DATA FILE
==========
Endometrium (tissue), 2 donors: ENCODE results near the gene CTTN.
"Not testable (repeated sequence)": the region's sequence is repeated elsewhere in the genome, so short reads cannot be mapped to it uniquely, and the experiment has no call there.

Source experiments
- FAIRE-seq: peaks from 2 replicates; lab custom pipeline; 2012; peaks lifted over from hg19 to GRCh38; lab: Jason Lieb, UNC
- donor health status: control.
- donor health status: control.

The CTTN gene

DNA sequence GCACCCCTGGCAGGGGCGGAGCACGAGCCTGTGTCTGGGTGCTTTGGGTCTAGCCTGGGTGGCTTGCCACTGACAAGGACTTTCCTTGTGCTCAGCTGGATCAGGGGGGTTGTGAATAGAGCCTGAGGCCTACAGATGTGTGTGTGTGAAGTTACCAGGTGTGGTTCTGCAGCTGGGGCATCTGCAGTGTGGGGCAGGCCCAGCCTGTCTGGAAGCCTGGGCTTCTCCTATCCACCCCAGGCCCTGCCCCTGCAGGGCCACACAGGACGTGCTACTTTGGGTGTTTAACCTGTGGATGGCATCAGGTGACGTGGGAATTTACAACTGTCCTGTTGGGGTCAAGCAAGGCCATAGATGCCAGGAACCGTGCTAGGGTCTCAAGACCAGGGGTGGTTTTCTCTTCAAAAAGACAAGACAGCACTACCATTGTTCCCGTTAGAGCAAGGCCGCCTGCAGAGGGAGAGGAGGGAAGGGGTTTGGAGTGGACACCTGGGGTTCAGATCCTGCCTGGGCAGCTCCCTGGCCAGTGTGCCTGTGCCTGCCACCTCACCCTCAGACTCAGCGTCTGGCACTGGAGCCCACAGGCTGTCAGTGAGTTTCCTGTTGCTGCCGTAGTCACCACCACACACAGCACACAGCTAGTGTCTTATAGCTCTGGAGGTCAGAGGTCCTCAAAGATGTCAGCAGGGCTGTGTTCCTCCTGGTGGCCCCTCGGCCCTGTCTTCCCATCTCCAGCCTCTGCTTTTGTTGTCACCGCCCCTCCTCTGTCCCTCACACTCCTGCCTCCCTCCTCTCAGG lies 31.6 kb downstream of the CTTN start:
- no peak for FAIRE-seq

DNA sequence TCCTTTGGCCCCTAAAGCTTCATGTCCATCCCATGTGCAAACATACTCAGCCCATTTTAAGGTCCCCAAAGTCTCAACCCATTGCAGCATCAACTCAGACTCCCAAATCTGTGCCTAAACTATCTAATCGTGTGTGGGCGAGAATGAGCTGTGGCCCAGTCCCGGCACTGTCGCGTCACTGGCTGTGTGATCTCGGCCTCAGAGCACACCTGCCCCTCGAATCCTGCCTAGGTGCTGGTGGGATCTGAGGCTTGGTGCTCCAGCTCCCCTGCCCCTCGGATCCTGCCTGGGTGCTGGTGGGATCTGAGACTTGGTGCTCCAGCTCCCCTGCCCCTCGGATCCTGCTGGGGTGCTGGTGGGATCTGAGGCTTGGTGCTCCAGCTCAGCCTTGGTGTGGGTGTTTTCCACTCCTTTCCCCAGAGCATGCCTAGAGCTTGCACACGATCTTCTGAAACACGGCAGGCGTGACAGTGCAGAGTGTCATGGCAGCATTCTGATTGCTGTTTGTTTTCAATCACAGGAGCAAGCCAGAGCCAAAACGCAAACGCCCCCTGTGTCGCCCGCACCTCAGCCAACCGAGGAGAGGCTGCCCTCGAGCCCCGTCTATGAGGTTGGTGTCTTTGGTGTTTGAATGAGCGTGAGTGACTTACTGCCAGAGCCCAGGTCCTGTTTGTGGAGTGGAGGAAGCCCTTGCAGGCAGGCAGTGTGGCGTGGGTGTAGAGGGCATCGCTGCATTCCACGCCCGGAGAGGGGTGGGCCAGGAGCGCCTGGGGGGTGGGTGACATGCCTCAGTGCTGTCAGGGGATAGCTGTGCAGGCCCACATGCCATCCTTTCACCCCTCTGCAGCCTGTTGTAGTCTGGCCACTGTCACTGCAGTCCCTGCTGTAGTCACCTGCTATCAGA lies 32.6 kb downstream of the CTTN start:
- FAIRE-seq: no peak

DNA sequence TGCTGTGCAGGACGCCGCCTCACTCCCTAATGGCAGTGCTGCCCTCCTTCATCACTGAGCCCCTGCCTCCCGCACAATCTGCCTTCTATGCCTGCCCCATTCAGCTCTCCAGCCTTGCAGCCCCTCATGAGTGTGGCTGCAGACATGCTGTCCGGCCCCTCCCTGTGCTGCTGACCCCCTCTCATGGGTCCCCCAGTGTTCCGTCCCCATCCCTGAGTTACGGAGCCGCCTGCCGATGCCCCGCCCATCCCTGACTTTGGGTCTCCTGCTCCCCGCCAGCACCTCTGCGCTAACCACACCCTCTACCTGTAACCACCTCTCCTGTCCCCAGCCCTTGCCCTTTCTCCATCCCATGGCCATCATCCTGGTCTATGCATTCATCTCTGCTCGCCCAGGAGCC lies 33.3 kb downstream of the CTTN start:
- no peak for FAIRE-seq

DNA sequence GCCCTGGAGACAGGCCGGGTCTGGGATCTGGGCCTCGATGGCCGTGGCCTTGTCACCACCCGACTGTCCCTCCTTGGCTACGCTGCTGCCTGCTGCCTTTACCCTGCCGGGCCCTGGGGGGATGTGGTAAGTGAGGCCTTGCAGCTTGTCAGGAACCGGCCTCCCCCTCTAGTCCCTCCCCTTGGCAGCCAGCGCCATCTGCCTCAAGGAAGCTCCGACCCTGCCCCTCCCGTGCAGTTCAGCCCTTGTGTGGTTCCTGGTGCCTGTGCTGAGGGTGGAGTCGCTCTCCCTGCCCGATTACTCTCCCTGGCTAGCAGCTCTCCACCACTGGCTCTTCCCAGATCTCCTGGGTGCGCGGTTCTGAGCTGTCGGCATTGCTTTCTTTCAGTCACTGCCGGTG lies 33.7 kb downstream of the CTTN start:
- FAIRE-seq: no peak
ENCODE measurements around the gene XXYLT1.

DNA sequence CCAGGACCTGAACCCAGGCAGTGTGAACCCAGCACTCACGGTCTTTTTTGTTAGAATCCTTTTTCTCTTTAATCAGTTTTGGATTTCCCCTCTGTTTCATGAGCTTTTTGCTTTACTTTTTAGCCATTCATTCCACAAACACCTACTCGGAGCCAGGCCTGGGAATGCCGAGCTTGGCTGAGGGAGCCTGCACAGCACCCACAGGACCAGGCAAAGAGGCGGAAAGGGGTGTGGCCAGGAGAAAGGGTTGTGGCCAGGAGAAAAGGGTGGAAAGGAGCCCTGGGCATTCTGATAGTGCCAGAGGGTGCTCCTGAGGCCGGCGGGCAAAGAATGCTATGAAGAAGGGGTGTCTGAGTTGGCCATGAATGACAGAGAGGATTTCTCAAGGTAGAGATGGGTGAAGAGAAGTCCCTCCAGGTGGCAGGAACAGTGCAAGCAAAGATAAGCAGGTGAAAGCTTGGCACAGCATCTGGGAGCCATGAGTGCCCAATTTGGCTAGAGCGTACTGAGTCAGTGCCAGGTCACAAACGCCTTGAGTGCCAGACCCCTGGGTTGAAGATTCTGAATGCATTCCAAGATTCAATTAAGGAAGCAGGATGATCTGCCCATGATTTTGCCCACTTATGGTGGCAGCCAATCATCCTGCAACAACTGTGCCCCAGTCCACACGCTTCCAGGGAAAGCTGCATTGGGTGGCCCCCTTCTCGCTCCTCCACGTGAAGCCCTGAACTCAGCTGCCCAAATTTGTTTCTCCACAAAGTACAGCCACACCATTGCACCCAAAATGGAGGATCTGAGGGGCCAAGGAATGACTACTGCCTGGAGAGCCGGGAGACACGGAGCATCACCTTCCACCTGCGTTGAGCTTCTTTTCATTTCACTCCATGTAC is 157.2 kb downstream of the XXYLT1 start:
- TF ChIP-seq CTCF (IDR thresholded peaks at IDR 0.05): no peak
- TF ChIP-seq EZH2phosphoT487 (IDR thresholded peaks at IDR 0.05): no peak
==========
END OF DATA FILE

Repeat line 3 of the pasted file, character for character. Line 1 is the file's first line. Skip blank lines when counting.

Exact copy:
Source experiments